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My Inspiration for INTO THE ATTIC

Well, it’s not all because of our late, great, dog Jane—at least not exactly. Read on.

In the early spring of 1998, our elderly dog was ailing. Jane’s back legs were failing, and she could no longer make it through the night without a few visits to the yard.

My husband and I took turns carrying her downstairs, and I remember how crisp the air felt when I opened the front door and how full of stars was the sky because everything else was in blackness. Often, I gazed upward and said a little prayer, “Please let Jane be with us a little longer.”

On one of these nightly forays, as I passed by our living room on my way back to the stairs, I saw a large white blur in my peripheral vision. Here’s the thing: I didn’t look. I couldn’t bring myself to look, even though I felt excited, my heart pounding, and was immediately convinced that this was my father, come back to check on me, to make sure I was all right.

I had adored my father, who had died suddenly while playing tennis 11 years earlier, when I was 30 and my first child eight months old. But I have always run scared, and although I liked the idea that, somehow, he was near, I shied away from an encounter, grabbing Jane and bounding up the stairs to bed again.

In the remaining few months of Jane’s life, I never saw the blur again, even though, a few times, I looked for it. Then, several years later, my husband Chris and I were sitting at a bar in New York City when, out of the blue (which is how Chris claims I get all my ideas) I said, “What if this woman is up in her attic going through lots of stuff, steeped in memories of a tragic past, when the ghost of her dead father appears?”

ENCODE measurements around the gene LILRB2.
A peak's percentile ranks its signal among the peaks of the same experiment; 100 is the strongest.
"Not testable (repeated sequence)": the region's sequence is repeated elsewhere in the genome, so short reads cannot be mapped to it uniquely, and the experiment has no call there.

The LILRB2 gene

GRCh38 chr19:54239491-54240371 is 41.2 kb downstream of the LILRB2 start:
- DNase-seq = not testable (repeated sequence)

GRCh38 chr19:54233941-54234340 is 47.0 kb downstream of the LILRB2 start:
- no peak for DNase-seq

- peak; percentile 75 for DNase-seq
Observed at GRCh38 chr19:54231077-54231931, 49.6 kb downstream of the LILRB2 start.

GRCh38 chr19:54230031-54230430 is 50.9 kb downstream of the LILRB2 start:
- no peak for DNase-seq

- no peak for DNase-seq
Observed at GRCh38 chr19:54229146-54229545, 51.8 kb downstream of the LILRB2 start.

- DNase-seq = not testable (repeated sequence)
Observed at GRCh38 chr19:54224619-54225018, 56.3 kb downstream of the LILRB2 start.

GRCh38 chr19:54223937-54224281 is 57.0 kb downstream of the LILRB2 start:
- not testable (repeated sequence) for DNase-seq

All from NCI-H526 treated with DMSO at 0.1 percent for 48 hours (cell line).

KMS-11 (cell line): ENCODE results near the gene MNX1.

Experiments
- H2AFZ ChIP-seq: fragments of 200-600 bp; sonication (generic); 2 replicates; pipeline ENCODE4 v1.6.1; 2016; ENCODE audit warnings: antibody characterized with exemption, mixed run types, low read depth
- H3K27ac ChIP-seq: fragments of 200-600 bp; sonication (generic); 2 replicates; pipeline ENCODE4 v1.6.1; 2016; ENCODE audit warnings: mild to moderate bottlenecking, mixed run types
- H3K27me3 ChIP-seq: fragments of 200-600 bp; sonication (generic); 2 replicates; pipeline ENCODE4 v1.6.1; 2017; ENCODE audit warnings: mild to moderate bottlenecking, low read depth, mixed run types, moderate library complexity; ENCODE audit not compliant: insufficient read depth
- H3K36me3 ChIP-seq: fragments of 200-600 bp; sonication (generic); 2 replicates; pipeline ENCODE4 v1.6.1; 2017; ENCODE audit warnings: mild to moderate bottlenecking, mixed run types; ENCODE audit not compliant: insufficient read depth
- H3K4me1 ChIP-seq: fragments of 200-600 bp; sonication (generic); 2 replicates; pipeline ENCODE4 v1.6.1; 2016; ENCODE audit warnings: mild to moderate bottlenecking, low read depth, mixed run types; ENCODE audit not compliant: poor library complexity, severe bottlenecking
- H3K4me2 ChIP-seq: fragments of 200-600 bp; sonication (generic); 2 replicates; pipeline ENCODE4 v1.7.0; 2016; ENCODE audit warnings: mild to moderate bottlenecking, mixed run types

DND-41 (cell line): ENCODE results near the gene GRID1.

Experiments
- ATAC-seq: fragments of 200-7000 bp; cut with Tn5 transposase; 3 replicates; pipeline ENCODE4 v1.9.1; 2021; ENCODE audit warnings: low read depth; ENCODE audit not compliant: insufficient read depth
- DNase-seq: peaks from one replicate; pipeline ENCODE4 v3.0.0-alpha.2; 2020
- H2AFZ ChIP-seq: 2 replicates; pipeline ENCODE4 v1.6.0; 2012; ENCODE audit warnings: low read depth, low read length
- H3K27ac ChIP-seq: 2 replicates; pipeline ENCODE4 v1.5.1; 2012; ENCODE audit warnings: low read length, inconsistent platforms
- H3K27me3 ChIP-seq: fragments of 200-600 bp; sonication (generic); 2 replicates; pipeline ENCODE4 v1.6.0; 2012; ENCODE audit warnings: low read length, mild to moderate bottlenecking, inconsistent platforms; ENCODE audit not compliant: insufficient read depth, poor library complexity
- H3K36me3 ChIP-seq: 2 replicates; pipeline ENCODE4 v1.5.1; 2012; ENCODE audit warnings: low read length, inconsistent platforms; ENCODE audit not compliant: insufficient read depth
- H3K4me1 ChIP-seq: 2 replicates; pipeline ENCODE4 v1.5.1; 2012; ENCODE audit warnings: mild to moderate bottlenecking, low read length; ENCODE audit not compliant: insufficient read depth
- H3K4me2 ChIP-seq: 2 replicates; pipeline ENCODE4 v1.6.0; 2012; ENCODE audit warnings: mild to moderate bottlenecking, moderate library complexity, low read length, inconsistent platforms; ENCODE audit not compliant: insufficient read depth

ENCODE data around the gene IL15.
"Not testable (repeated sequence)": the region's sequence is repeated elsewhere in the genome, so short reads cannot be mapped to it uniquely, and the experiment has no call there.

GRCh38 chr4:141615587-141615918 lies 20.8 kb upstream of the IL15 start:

Chris liked the idea, but that was as far as I took it at the time. The next book I would write was Just the Facts, about a fearful rookie reporter who uncovers a major scandal. It was only when we decided to sell our house of 23 years, and I was forced to spend hours and hours in the attic, that I returned to the ghost plot line. Soon it expanded to a story about an aging writer named Caroline whose parents and first husband had died together in a car accident when her two children were small.

Into the Attic has that sad storyline as its backdrop, but the novel is set 19 years after the accident when Caroline has long since remarried and her children are college-age. As it evolved, the novel became more comic than tragic because, as they reacquaint themselves, Caroline and her ghosts have such different versions of their shared experiences in the past.

While Caroline, like me, is someone who might be inclined to elude a white blur in her living room, she has no choice but to engage with her three deceased loved ones once they show up in her attic.

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